NEW DELHI: It is common knowledge that climate change has had an impact on the Himalayas and the oceans in India, and now a study by scientists from the Ministry of Earth Sciences have found evidence of ground surface warming in peninsular India over the decades.
Analysis of borehole temperature provides information about regional climate change over a few centuries. Data from 146 borehole sites in the crystalline terrain of peninsular India were used to reconstruct surface ground temperature history.
The great majority of borehole sites that extend down to 200 metres and 300 metres in depth revealed rise in core temperature. Depths of the boreholes ranged from 150 to 1,522 metres.
"Overall, 88 per cent of boreholes indicate predominant ground surface warming in peninsular India during the past three centuries," found the study. Peninsular India consists of states in Southern India and east India.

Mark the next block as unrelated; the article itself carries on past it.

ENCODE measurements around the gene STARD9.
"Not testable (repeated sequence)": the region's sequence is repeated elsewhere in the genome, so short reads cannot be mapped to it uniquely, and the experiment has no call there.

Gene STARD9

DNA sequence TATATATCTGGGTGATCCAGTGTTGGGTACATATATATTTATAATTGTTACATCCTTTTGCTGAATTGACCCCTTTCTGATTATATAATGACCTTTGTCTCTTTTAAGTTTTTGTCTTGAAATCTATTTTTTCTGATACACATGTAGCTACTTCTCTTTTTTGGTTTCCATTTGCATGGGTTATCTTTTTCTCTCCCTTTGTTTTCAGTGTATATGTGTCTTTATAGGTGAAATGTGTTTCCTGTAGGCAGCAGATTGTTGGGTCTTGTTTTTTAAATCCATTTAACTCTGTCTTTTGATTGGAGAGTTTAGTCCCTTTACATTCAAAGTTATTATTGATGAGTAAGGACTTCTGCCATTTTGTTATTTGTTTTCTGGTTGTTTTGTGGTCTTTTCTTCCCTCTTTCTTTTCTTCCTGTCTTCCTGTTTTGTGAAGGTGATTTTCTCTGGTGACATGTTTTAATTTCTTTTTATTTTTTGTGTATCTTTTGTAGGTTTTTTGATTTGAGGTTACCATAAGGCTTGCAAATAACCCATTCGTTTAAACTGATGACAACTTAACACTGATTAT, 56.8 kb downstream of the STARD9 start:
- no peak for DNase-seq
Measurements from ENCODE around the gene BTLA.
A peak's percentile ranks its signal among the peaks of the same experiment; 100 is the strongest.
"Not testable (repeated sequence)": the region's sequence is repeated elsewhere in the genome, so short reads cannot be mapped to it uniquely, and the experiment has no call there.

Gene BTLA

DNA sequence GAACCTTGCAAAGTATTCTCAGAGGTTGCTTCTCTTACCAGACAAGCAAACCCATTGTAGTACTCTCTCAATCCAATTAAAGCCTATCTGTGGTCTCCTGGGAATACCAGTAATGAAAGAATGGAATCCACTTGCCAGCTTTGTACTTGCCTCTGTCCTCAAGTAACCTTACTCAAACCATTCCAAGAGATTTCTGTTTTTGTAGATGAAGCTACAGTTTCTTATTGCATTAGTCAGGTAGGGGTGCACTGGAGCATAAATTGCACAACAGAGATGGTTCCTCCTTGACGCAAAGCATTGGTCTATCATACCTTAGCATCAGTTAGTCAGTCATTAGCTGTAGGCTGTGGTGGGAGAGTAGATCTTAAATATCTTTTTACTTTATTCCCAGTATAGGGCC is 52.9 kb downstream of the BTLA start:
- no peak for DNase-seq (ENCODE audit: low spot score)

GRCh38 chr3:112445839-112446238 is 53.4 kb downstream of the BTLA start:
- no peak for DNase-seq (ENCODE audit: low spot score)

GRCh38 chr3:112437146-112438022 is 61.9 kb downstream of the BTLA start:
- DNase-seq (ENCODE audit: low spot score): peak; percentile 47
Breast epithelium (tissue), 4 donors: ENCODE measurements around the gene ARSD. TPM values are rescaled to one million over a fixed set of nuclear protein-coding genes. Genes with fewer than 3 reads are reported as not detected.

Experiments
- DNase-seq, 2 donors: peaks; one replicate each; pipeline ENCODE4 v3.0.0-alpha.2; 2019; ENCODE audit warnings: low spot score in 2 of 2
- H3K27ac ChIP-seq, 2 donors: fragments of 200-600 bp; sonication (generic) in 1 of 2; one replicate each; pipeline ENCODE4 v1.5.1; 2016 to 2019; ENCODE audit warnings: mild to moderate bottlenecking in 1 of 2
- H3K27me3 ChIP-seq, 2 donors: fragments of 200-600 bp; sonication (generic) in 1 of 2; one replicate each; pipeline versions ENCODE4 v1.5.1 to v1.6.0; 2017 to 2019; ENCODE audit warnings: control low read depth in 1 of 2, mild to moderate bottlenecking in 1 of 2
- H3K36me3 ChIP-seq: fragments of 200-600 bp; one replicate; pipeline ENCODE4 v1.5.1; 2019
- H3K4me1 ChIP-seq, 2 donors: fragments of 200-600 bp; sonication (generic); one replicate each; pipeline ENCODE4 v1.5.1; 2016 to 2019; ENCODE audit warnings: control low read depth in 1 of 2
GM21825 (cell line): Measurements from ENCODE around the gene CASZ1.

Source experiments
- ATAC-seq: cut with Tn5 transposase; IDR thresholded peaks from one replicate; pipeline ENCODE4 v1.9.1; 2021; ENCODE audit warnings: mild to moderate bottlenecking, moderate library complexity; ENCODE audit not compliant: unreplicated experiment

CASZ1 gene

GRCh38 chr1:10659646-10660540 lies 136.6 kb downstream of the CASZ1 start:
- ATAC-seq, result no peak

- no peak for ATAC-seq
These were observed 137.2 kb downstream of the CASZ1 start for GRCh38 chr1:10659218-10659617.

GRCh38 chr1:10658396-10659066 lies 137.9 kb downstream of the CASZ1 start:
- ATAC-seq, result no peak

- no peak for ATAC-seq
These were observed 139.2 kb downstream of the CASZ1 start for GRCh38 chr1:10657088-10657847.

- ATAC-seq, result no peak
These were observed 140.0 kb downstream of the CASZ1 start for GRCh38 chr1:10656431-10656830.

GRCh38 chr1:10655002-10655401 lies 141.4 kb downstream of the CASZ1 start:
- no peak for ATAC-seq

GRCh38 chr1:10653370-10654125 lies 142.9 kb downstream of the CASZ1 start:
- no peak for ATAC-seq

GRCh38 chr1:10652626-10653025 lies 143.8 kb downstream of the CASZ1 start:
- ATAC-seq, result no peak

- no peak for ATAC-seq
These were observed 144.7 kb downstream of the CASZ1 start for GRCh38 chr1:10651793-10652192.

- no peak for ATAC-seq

"The profiles show temperature anomalies in the top few hundred metres that is consistent with changing surface temperature over the past two-three centuries," it further said.
Analysis of individual profiles for change in temperature reveals predominant surface ground warming in peninsular India with a mean change of nearly 1 degree Celsius for 129 years.
The study has been jointly done by Borehole Geophysics Research Laboratory, Karad, CSIR-National Geophysical Research Institute, Hyderabad and Department of Geophysics, IIT (Indian School of Mines).
Borehole temperature-depth profiles, down to a few hundred metres, provide a direct measure of changing surface ground temperature averaged over a much longer period.
A recent NASA report has found that 17 of 18 warmest years in 136-year-record have occurred since 2001 and 2016 was ranked as the warmest on record.